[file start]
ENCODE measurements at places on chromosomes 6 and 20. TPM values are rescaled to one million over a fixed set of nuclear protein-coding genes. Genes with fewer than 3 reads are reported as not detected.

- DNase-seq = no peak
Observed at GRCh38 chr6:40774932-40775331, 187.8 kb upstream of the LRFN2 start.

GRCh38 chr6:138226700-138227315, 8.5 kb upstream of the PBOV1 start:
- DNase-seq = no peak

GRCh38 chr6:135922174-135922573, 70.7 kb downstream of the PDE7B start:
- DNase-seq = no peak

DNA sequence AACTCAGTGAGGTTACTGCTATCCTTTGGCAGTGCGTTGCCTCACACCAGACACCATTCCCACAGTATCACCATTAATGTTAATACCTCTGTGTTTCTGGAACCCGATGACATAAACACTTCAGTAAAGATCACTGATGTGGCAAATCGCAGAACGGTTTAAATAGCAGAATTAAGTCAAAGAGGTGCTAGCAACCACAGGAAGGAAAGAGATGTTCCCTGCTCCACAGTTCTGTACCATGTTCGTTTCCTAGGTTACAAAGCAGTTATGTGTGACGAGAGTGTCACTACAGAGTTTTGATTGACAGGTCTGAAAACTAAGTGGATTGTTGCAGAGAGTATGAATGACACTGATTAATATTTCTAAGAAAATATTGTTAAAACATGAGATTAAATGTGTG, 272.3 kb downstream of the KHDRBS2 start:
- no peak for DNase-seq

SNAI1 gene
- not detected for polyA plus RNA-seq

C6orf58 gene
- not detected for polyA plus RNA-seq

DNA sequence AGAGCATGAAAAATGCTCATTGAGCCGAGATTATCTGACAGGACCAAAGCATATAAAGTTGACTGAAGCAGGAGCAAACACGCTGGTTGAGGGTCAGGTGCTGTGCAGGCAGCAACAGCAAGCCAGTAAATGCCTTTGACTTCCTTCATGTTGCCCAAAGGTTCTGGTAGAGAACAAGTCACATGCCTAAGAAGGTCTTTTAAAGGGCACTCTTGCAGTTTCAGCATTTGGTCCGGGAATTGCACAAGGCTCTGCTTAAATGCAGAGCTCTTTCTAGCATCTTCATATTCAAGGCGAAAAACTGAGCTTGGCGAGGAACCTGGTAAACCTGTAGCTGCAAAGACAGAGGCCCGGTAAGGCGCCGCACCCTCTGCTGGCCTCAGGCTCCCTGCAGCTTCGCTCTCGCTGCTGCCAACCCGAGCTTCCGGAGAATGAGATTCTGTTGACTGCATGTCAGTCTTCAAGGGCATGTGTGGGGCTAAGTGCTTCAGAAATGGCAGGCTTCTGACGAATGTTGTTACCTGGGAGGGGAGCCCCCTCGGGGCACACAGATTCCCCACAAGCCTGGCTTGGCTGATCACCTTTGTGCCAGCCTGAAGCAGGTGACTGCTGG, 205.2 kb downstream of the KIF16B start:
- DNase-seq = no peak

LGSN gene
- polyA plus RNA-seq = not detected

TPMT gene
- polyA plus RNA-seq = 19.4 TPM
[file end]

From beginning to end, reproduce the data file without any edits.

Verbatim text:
ENCODE measurements at places on chromosomes 6 and 20. TPM values are rescaled to one million over a fixed set of nuclear protein-coding genes. Genes with fewer than 3 reads are reported as not detected.

- DNase-seq = no peak
Observed at GRCh38 chr6:40774932-40775331, 187.8 kb upstream of the LRFN2 start.

GRCh38 chr6:138226700-138227315, 8.5 kb upstream of the PBOV1 start:
- DNase-seq = no peak

GRCh38 chr6:135922174-135922573, 70.7 kb downstream of the PDE7B start:
- DNase-seq = no peak

DNA sequence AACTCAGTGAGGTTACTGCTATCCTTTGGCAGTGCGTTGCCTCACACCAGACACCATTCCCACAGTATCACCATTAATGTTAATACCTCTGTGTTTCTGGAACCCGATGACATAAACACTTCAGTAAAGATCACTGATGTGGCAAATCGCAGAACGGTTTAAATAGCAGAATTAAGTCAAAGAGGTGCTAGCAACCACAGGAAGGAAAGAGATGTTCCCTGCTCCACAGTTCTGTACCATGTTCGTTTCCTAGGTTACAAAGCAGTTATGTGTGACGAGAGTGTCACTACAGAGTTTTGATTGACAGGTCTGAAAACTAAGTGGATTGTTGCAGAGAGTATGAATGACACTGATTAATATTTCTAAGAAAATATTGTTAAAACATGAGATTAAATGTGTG, 272.3 kb downstream of the KHDRBS2 start:
- no peak for DNase-seq

SNAI1 gene
- not detected for polyA plus RNA-seq

C6orf58 gene
- not detected for polyA plus RNA-seq

DNA sequence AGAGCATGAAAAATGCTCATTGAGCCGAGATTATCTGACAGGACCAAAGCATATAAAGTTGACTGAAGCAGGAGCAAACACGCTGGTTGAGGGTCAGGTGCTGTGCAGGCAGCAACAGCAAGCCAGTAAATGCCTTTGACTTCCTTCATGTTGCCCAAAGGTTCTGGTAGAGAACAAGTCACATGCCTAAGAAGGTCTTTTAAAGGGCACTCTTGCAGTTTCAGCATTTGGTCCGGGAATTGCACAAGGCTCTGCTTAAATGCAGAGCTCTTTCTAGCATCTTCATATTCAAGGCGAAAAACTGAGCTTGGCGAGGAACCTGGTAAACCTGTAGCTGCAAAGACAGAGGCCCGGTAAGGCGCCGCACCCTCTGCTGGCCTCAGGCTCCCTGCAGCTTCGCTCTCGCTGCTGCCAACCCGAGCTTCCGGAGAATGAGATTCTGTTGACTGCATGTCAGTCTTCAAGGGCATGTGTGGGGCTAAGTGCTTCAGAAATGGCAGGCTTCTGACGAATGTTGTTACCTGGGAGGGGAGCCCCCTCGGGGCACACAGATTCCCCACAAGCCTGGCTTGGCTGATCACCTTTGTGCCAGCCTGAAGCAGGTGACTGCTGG, 205.2 kb downstream of the KIF16B start:
- DNase-seq = no peak

LGSN gene
- polyA plus RNA-seq = not detected

TPMT gene
- polyA plus RNA-seq = 19.4 TPM